In my last column, I walked you through the alternative schools in which Community TV Network—the nonprofit I work for—has digital media programs. I shared the unique challenges that a special pool of students faced in their last-ditch effort to get a high school diploma and their fears of what’s next for them after the diploma.
In addition to my work assisting teachers in video production classes and finding funds for youth film projects, I voluntarily serve as a mentor to about ten students on a rotating basis throughout the year. My mentees are typically one year out of high school, but, like my video production students, they also ask me often if I know anyone who is hiring. But when they ask, they do so more urgently. Sometimes my mentees will call me during the work day and ask, “When are you free? Because I really need your help, Ms. Marissa.” I automatically know that means they need help finding a job.
It’s amusing to me that young people look up to me and ask me for advice, as I’m still trying to find my way through the perils of life. Balancing my work and personal life is still a challenge for me, which is something I’m not shy about expressing to them. But I guess young people can sense my present and non-judgmental nature and consider it a valuable resource as they are trying to figure things out. People don’t realize that a non-expert can still offer small pieces of advice to young people and still make a big difference in their lives.
While the youth joblessness documentary at Joshua Johnston Fine Arts Academy was in its pre-production phases, I was also spending weekends and late nights preparing mentees for the job market, and these two experiences went hand-in-hand.
I helped them prepare for interviews, sent them job postings, and reviewed professional interview attire via text message. This left me wondering if others in the city were providing these same services and if so, why weren’t these job training services made visible to the youth who needed them the most?
The Chicago Urban League sends staff out into the communities to pass out flyers to recruit sixteen to twenty-four-year olds into their success strategies workshops and summer youth employment programs. These programs offer job readiness skills like employment search techniques and resume development training to seventy-six out-of-school and out-of-work youth.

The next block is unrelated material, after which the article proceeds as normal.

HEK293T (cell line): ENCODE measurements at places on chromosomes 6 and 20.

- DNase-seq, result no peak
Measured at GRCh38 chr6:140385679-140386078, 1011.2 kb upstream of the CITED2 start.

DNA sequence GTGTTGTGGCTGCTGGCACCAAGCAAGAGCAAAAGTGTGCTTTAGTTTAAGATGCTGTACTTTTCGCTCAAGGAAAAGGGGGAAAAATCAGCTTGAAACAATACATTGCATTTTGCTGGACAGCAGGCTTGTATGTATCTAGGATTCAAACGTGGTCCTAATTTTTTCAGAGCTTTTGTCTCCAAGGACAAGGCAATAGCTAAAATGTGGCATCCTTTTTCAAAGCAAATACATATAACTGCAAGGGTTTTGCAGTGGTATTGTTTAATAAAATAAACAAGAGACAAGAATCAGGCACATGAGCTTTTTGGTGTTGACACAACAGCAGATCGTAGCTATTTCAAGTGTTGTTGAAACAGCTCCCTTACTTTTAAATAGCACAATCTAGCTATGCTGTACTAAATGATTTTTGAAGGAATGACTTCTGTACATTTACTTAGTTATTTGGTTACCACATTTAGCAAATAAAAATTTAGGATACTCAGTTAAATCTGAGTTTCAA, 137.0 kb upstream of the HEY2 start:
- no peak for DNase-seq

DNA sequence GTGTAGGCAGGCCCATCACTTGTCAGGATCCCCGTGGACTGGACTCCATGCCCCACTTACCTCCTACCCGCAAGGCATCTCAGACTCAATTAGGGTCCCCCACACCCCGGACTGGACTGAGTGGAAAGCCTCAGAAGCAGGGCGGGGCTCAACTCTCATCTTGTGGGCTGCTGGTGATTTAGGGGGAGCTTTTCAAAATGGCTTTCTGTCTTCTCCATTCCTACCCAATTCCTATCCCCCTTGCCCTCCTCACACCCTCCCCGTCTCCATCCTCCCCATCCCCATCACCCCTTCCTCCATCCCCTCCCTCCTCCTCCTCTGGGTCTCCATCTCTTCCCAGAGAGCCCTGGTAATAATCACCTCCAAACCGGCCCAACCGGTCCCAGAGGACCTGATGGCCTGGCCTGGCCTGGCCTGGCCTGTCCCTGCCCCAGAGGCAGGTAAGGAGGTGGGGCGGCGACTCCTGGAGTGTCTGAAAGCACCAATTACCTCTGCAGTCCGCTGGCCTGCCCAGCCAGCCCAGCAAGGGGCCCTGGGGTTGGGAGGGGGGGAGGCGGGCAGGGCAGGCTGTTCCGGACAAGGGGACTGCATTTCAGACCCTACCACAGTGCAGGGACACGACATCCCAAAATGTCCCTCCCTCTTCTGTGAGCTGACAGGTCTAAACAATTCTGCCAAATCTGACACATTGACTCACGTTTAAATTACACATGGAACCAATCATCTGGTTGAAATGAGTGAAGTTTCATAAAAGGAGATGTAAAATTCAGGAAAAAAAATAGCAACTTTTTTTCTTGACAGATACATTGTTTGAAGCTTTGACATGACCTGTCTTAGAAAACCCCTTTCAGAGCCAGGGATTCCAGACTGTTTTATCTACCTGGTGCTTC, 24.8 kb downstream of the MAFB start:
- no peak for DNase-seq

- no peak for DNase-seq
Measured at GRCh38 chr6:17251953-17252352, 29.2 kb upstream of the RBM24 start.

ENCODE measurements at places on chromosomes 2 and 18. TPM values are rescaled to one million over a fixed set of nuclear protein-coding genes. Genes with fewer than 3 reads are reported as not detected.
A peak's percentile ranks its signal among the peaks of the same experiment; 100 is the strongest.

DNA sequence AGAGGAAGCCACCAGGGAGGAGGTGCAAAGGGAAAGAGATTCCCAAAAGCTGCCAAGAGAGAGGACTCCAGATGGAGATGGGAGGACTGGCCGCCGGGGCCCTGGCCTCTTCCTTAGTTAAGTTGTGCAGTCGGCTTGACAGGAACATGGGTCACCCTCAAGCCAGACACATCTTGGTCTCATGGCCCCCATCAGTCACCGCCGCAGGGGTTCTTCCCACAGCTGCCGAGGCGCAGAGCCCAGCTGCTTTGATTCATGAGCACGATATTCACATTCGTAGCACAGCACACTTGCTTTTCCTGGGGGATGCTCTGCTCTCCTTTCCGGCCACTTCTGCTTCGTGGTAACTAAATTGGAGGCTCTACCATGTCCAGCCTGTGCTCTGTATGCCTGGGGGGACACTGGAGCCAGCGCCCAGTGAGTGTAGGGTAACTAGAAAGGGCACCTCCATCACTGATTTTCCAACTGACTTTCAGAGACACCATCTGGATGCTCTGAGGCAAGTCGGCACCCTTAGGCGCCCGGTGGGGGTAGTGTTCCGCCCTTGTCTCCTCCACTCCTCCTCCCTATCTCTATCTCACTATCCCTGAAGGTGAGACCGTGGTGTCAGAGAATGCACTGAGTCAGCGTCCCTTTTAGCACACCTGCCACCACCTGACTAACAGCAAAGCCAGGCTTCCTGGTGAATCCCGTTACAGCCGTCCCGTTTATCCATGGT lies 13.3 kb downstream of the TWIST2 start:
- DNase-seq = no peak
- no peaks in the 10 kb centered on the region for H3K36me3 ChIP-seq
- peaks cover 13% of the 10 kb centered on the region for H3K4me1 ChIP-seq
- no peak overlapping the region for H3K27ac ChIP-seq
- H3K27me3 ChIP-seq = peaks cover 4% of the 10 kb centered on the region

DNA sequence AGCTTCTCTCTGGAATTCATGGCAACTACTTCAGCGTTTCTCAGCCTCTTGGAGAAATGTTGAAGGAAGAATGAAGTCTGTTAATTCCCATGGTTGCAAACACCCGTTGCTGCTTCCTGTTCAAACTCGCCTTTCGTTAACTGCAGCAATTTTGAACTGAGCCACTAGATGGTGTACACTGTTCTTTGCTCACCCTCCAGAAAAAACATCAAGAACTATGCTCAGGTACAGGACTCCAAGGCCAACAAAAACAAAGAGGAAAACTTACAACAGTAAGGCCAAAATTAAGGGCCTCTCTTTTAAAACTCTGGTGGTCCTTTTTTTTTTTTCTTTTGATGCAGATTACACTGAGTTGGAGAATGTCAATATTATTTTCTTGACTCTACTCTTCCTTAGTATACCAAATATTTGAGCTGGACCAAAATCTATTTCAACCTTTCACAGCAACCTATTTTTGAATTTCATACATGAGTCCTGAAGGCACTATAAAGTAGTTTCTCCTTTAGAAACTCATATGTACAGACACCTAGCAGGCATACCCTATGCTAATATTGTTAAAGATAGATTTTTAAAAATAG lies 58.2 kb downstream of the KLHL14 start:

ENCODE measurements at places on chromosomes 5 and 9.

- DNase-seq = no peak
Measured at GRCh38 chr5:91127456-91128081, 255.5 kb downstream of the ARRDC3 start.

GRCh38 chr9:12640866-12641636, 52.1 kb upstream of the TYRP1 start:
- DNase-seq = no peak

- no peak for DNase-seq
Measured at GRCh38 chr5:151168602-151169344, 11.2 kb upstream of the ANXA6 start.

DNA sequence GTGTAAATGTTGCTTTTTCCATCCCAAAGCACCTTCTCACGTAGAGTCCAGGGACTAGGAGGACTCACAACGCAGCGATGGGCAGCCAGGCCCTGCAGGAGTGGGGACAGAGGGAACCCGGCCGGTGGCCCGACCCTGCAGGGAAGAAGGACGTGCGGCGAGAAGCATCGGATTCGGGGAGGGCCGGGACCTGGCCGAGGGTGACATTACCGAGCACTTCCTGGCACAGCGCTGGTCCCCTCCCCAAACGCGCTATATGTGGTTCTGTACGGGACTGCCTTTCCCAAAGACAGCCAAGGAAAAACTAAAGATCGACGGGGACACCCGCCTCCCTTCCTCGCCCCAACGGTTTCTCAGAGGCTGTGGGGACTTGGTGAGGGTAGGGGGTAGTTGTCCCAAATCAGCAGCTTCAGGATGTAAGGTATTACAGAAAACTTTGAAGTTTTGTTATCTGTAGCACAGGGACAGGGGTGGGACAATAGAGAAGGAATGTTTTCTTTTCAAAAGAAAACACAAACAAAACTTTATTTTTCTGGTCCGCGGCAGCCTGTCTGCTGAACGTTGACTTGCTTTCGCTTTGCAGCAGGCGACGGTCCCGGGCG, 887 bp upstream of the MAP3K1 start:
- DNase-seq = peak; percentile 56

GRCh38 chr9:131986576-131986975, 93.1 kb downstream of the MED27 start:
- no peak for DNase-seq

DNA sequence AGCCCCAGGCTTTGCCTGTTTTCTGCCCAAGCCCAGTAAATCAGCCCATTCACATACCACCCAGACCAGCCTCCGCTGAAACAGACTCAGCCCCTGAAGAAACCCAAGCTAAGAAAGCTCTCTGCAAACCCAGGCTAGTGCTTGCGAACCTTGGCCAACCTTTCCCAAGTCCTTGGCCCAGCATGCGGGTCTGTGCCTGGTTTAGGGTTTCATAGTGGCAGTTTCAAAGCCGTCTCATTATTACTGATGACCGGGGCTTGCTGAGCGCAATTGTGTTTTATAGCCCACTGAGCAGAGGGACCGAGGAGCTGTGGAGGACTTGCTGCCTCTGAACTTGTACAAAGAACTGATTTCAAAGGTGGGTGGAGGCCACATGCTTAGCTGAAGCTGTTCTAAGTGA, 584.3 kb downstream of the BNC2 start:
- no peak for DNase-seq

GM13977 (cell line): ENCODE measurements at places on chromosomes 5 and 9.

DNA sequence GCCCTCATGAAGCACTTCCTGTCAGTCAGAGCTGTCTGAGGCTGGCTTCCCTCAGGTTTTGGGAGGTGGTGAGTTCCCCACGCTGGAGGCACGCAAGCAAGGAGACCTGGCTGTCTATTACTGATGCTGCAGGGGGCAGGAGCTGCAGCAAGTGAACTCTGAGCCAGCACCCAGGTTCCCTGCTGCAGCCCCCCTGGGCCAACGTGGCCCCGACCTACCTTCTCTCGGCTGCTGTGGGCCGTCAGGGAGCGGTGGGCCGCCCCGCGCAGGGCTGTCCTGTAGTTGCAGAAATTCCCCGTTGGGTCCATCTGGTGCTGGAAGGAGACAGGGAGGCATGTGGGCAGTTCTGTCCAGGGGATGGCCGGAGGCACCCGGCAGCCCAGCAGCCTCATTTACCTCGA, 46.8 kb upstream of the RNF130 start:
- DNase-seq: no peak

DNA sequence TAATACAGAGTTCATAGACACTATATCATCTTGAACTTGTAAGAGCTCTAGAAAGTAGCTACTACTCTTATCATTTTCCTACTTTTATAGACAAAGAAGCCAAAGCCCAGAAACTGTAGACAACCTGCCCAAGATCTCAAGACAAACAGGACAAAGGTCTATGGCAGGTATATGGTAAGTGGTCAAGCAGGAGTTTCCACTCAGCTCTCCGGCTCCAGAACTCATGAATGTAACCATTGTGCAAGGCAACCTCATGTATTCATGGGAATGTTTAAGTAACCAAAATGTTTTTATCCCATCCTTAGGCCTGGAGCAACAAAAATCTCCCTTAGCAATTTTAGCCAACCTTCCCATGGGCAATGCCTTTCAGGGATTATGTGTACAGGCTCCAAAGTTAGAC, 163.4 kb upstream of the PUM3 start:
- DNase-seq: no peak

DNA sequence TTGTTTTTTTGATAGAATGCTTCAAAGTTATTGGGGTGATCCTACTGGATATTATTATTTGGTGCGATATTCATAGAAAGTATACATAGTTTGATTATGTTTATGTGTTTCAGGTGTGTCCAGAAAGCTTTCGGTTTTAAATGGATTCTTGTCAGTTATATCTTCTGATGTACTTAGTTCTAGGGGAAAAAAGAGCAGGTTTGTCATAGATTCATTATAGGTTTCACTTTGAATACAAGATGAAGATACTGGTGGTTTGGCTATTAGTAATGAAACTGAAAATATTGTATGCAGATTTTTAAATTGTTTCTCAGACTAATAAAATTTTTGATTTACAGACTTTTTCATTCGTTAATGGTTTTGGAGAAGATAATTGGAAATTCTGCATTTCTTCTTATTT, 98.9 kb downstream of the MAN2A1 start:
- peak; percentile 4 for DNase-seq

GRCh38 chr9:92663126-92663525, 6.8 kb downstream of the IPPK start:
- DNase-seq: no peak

My mentee Darnisha Washington, a 2015 Joshua Johnston graduate, went through a similar job readiness program that focused on looking professional for a job, which she said helped her stand out for her interview at a big box store.
When she walked into the store for her interview, she did a mental wardrobe inventory and was surprised that the other five people there for the interview were so unprepared. Many of them were wearing jeans and non-uniform clothes. “This one girl was sitting there in a Nike pullover coat,” Darnisha told me. “And I was thinking that she should take that off before her interview, but she didn’t.”
I agreed that the girl’s hoodie, made of black leatherette material with the white Nike swoosh on the front of the coat, was only appropriate for weekend wear. I told Darnisha that it was possible that she didn’t have anything else to wear. But she told me that the style of coat was in season, so she could tell it was a recent purchase.
I thought to myself that either these people didn’t know what professional attire is, or they didn’t want to let go of clothes that represented a cultural identity.
“You can still be swagged out at work by wearing certain pieces of jewelry or different hair styles.” But it seemed like she understood that you had to abide by professional rules to gain employment. “When you want a job you have to look nice and presentable,” said Darnisha. She said her family had given her tips on what to wear to a job interview.
The Chicago Urban League’s Director of Workforce Development, Andrew Wells, told me, “Some of today’s youth aren’t prepared for the work force because their parents in the home spend years without working.” The youth grow up without seeing an example of how to carry themselves as an employee.
Wells also said that in the school systems, teachers are dealing with behavior problems so much that “they don’t have the time to walk the students through career development.”
Wells wished that the League had the funds to walk thousands of students in the city through career development but due to lack of funding, they serve up to about eighty youth a year.
He understands that a lack of jobs is an issue but he witnesses youth who don’t take pride in their work ethic trying to get in the job market, and he believes that slashes their chances of ever getting hired.
I do come across a lot of young people interested in get rich quick schemes or fantasizing about becoming a rapper or entertainer rather than putting in hard work.
Darnisha, on the other hand, told me that although her feet hurt after standing up doing her cashier duties for many hours, she’s excited to have her own money this summer.